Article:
Johnny Winter: Down & Dirty: SXSW Review
Greg Olliver chronicles the Texas bluesman's return to form.
AUSTIN — Four years ago, Greg Olliver entertained SXSW crowds with Lemmy, a bio he co-directed about the cult-adored frontman of Motorhead, Lemmy Kilmister. That often very funny doc required no particular love of heavy metal or familiarity with its star, but not all rock legends hold a screen as well as the author of "Ace of Spades": In Johnny Winter: Down & Dirty, the director offers an enjoyable career summary that will play best with the vet's fans, perhaps as part of a CD/DVD special edition of one of his albums.
Winter, the 70 year-old Texan who became a star in the late '60s, is presented here as something of an eccentric who was all but killed by drugs and whose career barely survived years of mismanagement. (Ironically, his experiment with heroin was brief compared to years of dependency on methadone.) Riding on the tour bus now, with bandmates who work to put meat on his bones (even tricking him into eating double helpings) and keep his concerts crowd-pleasing, we get the sense it's a very lucky thing he's even around to tell his story today.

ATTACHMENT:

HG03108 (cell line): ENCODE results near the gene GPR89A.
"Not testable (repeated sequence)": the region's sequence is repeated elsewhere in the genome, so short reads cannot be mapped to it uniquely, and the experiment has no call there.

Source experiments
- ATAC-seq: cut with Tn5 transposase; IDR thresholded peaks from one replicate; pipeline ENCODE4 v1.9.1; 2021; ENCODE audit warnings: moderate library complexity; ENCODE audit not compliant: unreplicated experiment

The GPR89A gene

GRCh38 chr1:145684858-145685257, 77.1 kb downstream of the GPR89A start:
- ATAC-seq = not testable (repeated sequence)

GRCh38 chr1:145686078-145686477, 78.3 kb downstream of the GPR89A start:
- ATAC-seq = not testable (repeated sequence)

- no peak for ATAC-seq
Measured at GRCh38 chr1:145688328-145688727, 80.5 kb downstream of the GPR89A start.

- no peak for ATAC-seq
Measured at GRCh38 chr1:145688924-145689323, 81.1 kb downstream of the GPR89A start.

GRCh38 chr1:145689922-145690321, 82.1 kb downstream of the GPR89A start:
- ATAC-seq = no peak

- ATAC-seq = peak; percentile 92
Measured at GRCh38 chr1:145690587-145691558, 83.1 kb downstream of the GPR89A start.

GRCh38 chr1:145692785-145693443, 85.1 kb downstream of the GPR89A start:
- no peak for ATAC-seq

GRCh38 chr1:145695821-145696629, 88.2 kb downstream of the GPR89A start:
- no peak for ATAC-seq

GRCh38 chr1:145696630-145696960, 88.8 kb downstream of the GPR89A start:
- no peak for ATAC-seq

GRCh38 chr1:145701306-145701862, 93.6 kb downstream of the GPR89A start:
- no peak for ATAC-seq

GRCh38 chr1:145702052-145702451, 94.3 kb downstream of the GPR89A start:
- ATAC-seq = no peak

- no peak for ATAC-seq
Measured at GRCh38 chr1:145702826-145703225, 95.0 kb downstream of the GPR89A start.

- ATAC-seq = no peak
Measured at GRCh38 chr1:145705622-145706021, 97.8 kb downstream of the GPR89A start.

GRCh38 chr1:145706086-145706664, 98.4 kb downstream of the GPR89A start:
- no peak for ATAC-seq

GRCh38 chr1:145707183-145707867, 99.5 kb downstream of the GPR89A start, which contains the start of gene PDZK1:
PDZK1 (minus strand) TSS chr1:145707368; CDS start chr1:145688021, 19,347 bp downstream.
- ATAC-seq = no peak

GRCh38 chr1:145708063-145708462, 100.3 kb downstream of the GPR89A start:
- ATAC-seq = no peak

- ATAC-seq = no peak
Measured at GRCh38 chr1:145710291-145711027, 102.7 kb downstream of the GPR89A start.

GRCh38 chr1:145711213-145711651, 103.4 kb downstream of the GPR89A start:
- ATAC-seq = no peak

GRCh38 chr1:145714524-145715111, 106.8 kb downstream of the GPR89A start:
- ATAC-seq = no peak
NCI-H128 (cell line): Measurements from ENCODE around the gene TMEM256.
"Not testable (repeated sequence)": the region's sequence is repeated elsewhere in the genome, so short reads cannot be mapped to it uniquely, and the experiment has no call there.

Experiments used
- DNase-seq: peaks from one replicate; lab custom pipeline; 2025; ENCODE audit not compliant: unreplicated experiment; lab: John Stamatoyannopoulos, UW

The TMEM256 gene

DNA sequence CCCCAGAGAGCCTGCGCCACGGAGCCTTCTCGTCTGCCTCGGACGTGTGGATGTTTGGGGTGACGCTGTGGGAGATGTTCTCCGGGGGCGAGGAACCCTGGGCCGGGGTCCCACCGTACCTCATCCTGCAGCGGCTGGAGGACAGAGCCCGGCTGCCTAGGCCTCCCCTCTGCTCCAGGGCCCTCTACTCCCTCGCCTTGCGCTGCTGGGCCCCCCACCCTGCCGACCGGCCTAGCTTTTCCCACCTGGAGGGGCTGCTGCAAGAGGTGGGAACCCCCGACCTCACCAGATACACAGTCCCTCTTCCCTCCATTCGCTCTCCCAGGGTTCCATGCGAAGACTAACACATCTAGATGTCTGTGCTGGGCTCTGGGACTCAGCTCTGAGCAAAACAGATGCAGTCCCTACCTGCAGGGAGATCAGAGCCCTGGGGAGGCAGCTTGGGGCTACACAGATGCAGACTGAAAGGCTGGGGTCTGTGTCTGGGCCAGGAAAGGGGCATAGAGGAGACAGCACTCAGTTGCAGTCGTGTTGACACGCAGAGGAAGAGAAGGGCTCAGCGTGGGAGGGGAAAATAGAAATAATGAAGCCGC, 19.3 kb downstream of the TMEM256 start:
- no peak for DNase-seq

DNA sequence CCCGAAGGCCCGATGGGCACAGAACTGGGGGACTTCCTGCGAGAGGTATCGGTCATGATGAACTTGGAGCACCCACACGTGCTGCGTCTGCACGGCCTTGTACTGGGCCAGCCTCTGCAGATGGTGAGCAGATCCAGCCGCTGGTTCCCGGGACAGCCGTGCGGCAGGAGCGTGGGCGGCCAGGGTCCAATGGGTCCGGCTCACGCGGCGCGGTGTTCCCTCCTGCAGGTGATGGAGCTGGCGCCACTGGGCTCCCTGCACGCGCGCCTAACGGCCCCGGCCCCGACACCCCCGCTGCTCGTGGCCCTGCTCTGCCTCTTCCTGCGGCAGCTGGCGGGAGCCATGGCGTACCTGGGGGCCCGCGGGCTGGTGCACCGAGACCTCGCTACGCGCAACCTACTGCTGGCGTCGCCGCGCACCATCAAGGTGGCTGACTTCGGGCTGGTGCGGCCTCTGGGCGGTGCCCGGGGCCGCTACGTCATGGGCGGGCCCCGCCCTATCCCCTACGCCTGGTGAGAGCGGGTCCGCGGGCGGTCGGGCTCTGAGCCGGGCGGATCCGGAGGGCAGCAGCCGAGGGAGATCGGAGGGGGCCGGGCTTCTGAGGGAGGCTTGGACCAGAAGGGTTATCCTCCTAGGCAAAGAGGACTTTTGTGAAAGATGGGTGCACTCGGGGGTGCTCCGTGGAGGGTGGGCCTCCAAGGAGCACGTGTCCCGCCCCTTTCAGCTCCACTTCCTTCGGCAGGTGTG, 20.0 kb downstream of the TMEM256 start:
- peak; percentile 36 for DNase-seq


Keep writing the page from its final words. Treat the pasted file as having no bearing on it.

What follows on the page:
That story is an unlikely one. Winter and his brother Edgar, gangly albinos from Beaumont, were unconventional bluesmen to say the least. They might have gigged in obscurity for decades had a 1968 Rolling Stone article not included them in its assessment of what was hot on the Texas scene. Winter was an almost literal overnight success, and the story of that early fame is fleshed out by interviewees including old bandmate Tommy Shannon and former Columbia Records president Clive Davis. Guitar heroes including Aerosmith's Joe Perry to Billy Gibbons of ZZ Top show up to pay their respects as well.
Winter himself tells a few high-life stories involving Jimi Hendrix, Janis Joplin, and others, but it's his collaboration with Muddy Waters — whose career was revitalized by Winter-produced comeback LPs — that carries the most weight here. Anecdotes about the pair's close friendship drive home Winter's likeable earnestness about the black blues musicians whose work he studied for hours a day as a teen.
Alternating with this history is some present-day performance footage and the account of how a skin-and-bones, nearly catatonic Winter — who says "the '90s was a bad decade for me" — was rescued by a change in management. While the story never strays far from the rock-doc rise-and-fall template, Olliver's fannish affection for his still-spirited subject will keep most viewers engaged.
Production Company: Secret Weapon Films
Director-Director of photography: Greg Olliver
Producers: Jeremy Mack, Greg Olliver, Chris Robertson
Executive producer: Paul Nelson
Editors: Jeremy Mack, Greg Olliver
No rating, 80 minutes